After Mile 20 is when I started to walk. My right hip was killing me, it was so tight. I battled for a few strides whether or not I should just start running really slow, or straight up start walking. I was afraid that if I started to walk, then I wouldn't be able to start running afterwards. After a few seconds I realized that I just couldn't go on like this, and something had to give.

I mean.. what kind of marathon photographer takes a picture of someone walking?!?

My walk was at a brisk (well, as brisk as I could make it) pace but a walk all the same. I saw the pace group pass me and started to alter my goal to just finish under 5 hours. As soon as I started to feel some relief, it took a couple more paces to convince myself to start running again, with no idea of how it would feel when I did.

Thankfully running again wasn't a problem. The first few strides were strange feeling, but I got my pace back eventually. I tried not to walk again, but had to after Mile 21 as well.

Thankfully my pace only slowed about 10 seconds!
We were at the turnaround, and it was a straight shot to the finish line. I just had to go up one more massive (to me) hill and then I was home free.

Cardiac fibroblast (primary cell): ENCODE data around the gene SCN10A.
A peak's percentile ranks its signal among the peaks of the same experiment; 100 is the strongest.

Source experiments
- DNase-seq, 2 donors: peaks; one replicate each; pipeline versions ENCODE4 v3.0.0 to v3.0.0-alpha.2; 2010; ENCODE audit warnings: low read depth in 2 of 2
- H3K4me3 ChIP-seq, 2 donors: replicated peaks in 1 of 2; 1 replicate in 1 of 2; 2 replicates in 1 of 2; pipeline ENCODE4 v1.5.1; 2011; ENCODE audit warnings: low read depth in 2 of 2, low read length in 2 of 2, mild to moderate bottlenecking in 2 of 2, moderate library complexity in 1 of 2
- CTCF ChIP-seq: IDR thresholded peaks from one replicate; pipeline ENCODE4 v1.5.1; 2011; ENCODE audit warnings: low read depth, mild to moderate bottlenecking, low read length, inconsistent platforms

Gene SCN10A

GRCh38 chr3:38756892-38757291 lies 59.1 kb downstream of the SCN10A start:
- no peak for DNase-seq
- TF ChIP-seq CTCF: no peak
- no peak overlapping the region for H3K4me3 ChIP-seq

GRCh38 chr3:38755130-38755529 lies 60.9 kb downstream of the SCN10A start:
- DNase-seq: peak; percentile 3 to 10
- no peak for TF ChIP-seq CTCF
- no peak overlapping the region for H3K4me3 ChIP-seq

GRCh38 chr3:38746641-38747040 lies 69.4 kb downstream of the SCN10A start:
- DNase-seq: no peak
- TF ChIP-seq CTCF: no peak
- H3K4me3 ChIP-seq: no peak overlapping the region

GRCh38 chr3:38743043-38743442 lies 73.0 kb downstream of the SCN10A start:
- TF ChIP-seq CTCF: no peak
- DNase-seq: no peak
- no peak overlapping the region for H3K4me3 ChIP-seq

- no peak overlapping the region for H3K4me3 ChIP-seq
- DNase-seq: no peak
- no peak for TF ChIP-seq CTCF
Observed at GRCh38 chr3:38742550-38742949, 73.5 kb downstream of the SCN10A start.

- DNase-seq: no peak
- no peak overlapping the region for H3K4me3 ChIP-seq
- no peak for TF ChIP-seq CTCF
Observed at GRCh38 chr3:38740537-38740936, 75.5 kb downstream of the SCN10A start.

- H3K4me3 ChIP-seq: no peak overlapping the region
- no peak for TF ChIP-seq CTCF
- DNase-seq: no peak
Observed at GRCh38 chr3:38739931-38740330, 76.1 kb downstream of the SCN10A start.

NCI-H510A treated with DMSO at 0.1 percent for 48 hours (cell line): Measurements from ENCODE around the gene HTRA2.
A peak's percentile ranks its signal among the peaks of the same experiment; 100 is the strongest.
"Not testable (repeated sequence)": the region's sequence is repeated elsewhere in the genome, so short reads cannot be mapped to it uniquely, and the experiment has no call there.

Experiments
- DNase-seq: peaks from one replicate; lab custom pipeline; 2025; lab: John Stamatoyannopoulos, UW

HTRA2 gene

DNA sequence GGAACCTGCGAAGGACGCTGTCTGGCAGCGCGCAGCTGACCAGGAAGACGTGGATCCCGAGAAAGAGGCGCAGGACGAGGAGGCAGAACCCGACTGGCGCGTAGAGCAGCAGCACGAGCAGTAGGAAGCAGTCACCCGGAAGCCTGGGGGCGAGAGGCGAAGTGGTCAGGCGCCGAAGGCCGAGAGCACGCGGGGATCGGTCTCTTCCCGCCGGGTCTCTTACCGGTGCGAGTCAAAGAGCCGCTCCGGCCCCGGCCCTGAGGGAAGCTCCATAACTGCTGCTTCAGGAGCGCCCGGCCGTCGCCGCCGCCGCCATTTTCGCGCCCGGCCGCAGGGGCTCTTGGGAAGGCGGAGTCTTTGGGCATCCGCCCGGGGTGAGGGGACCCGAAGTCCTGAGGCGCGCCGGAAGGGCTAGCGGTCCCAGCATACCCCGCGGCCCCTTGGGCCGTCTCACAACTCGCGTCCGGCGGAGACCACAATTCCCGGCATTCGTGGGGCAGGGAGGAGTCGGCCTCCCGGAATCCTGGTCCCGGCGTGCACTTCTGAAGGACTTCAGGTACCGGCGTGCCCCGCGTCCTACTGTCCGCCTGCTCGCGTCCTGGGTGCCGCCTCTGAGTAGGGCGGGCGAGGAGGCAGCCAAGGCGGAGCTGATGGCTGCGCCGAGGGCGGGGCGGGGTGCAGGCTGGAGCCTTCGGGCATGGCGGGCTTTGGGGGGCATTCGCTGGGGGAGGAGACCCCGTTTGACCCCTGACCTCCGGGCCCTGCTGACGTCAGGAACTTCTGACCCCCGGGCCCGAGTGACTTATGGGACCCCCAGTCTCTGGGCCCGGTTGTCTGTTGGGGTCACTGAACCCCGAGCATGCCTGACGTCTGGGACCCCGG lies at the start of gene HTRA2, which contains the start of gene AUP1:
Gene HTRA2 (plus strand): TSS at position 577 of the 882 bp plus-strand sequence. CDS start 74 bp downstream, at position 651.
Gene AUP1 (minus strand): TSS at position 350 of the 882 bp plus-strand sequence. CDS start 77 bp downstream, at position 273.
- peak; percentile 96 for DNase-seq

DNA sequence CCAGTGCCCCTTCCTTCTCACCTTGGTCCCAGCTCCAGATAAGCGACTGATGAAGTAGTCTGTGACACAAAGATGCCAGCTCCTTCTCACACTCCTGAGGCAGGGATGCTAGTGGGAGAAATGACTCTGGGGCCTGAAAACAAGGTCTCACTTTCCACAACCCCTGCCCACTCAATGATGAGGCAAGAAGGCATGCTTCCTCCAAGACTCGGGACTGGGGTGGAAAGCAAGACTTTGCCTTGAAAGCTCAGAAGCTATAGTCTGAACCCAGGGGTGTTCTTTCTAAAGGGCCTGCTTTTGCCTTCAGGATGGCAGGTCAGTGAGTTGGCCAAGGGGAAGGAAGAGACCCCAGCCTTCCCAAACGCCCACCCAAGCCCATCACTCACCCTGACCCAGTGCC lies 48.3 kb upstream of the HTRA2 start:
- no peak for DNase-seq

I grabbed an extremely green banana (ugh) between Miles 22 and 23, walked more at the hill in Mile 23, finally made it to the beach portion of the miles (at Mile 23.5), and knew I just had to keep going and not stop.

After the 40K mark, I was listening to LoveGame by Lady Gaga, and suddenly I heard no more. Nooooo!! I looked down at my phone and pressed the button- nothing happened. I tried to fiddle with the on/off key. Nothing. No! No no no! Had my phone really died at the 40K mark?!? With 2K left to go???

So, it was just me and my thoughts at this point. I ran for a little bit with my headphones in but then I figured it was pointless so I took them out and wrapped them around my left arm. Some dude yelling encouraging words yelled at me - "Ahhh, she took her headphones out! Wow!" If only he knew that it was not by choice.